Legal loopholes

Reply Wed 13 Jul, 2011 01:50 pm
On the Casey Anthony thread there has been some interesting debate about "Caylee's Law" and how it would/would not close the legal loophole that allowed Casey to get out of jail so quickly.

Today I came across this story from Tacoma, WA:

A strange quirk in the law is allowing an accused child rapist to watch child pornography inside the Pierce County Jail.

Marc Gilbert is accused of sexually assaulting young boys and videotaping the abuse.

Under the law, defense attorneys are allowed to review material tied to the case. And because Gilbert has chosen to act as his own attorney, he has had unlimited access to the pornographic footage.

Therefore, the jail says it has no choice but to allow Gilbert to review the footage times over with no limits. Restricting his access would risk a mistrial.

Investigators seized from Gilbert's possession more than 100 DVDs containing 28 hours of pornographic footage. Some of the material was allegedly shot by the former jet pilot, and feature the young boys he's accused of luring to his home and exploiting.

The prosecutor and the sheriff say the results of the legal loophole are sickening in this case, but say the state Supreme Court has ruled in Gilbert's favor.

"Make no mistake -- I don't like it," said Pierce County Sheriff Paul Pastor. "But it is not my choice whether to do it or not to do it. There's no question that I don't like it. There's no question that this makes me grind my teeth."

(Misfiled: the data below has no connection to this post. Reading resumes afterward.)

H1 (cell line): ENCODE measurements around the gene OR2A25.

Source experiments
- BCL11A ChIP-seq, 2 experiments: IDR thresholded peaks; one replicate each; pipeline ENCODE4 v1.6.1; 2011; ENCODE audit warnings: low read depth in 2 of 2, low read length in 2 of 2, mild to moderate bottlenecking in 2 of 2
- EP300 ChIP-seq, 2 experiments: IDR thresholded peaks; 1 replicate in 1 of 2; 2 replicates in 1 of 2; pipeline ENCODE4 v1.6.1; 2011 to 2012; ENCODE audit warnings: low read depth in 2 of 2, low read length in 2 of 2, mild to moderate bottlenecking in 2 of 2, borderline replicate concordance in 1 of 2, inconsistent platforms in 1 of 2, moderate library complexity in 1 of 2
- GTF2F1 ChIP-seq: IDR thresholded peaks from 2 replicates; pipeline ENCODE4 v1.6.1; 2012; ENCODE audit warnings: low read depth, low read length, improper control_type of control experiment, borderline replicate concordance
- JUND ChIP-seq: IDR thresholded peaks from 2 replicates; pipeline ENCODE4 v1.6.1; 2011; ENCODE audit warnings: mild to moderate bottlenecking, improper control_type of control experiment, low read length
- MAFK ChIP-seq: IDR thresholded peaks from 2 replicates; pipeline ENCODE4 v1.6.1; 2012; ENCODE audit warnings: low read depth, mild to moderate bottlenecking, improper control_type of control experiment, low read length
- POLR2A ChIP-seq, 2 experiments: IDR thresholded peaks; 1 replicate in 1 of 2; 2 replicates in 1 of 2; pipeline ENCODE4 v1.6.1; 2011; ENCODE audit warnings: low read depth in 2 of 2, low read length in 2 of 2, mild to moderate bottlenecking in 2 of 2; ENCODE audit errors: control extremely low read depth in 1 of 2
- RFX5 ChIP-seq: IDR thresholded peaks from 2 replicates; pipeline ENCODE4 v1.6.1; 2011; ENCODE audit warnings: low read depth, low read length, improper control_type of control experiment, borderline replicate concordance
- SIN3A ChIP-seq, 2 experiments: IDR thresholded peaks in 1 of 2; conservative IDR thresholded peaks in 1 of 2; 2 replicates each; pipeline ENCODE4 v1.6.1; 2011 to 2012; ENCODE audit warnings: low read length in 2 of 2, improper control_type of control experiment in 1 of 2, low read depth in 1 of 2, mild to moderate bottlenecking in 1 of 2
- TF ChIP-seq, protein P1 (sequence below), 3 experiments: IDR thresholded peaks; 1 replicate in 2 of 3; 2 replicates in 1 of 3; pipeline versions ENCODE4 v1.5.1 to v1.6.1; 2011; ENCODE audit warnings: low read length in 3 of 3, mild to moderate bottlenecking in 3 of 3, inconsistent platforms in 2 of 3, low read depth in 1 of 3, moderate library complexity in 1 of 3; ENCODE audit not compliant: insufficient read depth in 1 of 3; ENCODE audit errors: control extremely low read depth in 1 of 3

"We don't like it. We don't want to do it, but we have to follow the law. The fix here is to change the law," said Pierce County Prosecutor Mark Lindquist.

To make sure no other inmates get a chance to see the pornography, Gilbert is made to review them in a separate room.

Child advocates say allowing the tapes to be viewed further victimizes the victims.

People are clamoring that "something needs to be done".

I'm curious about what changes to the law people might want to see result from this in order to close this loophole.
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Reply Wed 13 Jul, 2011 03:17 pm
Abolish all trials and let the arresting officer decide if a crime has been committed. Let that same person decide on the penalty. Next case.
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Reply Wed 13 Jul, 2011 03:31 pm
As outrageous as this case is, the greater outrage would be the conviction of an innocent man.
Reply Wed 13 Jul, 2011 04:03 pm
I agree. The defense has a right to all evidence in a case.

Another interesting twist in the case is that he has the right to call the children he molested to testify and question them about the abuse.

There does seem to be a parallel to the Casey Anthony "just do something" law makers and I wondered how people feel about that in this case -- what law they would like to see put in place to prevent something like this in the future.
Reply Wed 13 Jul, 2011 04:26 pm
I don't presently see how we can make a law avoiding these situations without handing more power to the state.
We've already handed over way to much IMO.
Besides, there will always be those who get away with it.
If the prosecution never lost a case, what would that mean?

It seems like the only end to that is totalitarian rule.
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